JOSE ARPA: A Spanish Painter in Texas
José Arpa, Grand Canyon, 1925, oil on canvas, 24 x 20 in., Panhanlde-Plains Historical Museum, James D. Hamlin Collection
Photo by Ernst Raba, JBSP at SMU
Born in Carmona, Spain, José Arpa y Perea (1858-1952) began studying part-time at the Academia des Bellas Artes (Academy of Fine Arts) in Seville. In 1876, he became a full-time art student studying with history painter, Eduardo Cano de la Peña. In 1893, following the Impressionist era, Arpa sent paintings as part of the Spanish contingent to the World's Columbian Exposition in Chicago. Arpa journeyed to San Antonio and showcased his work at the San Antonio International Fair in 1900. He then traveled between Mexico, Spain, and, finally, San Antonio where he founded his painting school in 1923. Arpa began teaching en plein air classes in Bandera, Texas, in 1926, assisted by his nephew and artist, Xavier Gonzales. Arpa’s use of black hues is a nod to his Spanish heritage, while the mixture of other cultures such as European countries, Mexican and American influenced his work. Texas culture, especially, provided Arpa with an abundance of inspiration making his work vibrant and diverse. “Texas Impressionism” was greatly impacted by Arpa’s style, and his teachings transformed this movement in south-central Texas. Arpa exhibited his artwork in museums and galleries throughout Texas, with viewings in New York and Spain. In 1931, Arpa returned to Spain where he remained until his death in 1952.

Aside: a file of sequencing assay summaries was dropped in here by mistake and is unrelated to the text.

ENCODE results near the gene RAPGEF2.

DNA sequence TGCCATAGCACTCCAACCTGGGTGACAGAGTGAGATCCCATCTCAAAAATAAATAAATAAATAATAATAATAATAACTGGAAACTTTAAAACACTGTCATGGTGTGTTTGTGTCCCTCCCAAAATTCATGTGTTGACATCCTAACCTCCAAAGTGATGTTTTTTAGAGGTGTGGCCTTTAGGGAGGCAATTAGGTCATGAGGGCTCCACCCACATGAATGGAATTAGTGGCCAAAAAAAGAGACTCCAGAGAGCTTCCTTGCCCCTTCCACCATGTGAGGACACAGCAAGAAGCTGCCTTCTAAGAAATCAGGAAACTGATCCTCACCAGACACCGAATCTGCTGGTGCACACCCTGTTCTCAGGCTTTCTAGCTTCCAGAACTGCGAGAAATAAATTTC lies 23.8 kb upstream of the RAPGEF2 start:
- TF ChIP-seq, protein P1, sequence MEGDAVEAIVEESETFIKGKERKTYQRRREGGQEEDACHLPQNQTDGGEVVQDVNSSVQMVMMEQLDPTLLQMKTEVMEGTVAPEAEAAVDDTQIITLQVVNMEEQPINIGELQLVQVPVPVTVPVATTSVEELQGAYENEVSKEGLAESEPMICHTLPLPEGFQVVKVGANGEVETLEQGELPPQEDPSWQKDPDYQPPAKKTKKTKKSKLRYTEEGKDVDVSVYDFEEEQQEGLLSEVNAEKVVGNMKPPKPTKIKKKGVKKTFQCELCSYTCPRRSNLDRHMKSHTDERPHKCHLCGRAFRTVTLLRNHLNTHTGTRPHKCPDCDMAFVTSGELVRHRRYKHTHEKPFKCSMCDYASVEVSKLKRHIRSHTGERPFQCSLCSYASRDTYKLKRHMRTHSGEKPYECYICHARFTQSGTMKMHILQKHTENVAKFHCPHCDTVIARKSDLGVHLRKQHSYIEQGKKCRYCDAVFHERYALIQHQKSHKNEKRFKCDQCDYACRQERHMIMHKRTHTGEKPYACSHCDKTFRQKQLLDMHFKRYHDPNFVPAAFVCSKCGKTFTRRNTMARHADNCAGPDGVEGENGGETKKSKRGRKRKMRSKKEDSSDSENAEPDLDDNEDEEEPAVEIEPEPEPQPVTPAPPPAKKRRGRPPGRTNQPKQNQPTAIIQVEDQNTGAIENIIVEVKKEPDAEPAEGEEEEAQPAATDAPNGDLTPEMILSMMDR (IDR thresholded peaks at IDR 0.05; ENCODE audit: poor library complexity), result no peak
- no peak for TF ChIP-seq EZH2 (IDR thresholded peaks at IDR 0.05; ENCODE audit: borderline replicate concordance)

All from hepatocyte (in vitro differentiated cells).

A gallery talk will be given at the opening reception on Friday, March 17 by Michael Grauer, Associate Director for Curatorial Affairs and Curator of Art and Western Heritage at the Panhandle-Plains Historical Museum in Canyon, Texas. This exhibition has been organized by the Panhandle-Plains Historical Museum, Canyon, Texas.
This exhibition is generously funded, in part, by the Edaren Foundation, Sheila and Jerry Reese, Humanities Texas (state affiliate of the National Endowment for the Humanities), The Honorable Marcia Crone and Seth Crone, the City of Beaumont, the Wesley W. Washburn, M.D. and Lulu L. Smith, M.D. Endowment Fund, the Texas Commission on the Arts, the C. Homer and Edith Fuller Chambers Charitable Foundation.
ALISON GASPARD: What Will They Become
Dominic, 2017, oil on canvas, 8x10 in.
Alison Gaspard, a Houston, TX, artist and educator, graduated with a Bachelor in Fine Arts (BFA) from Lamar University in 2014. Currently, Gaspard is not only an art educator for the Houston Independent School District, she also began the Fine Arts Program on the same campus beginning the Fall of 2016. Before moving to Houston, Gaspard gained experience working at the Art museum of Southeast Texas. Gaspard credits the development of her style and technique to various sources including: her professors at Lamar University, her experiences while studying abroad in Florence, Italy, the staff at AMSET, and, most of all, the inspiration she derives from her students. As an educator, Gaspard is moved by the innocence of the young and their desire to learn.
For more information on the exhibitions or reception, visit www.amset.org or call (409) 832-3432.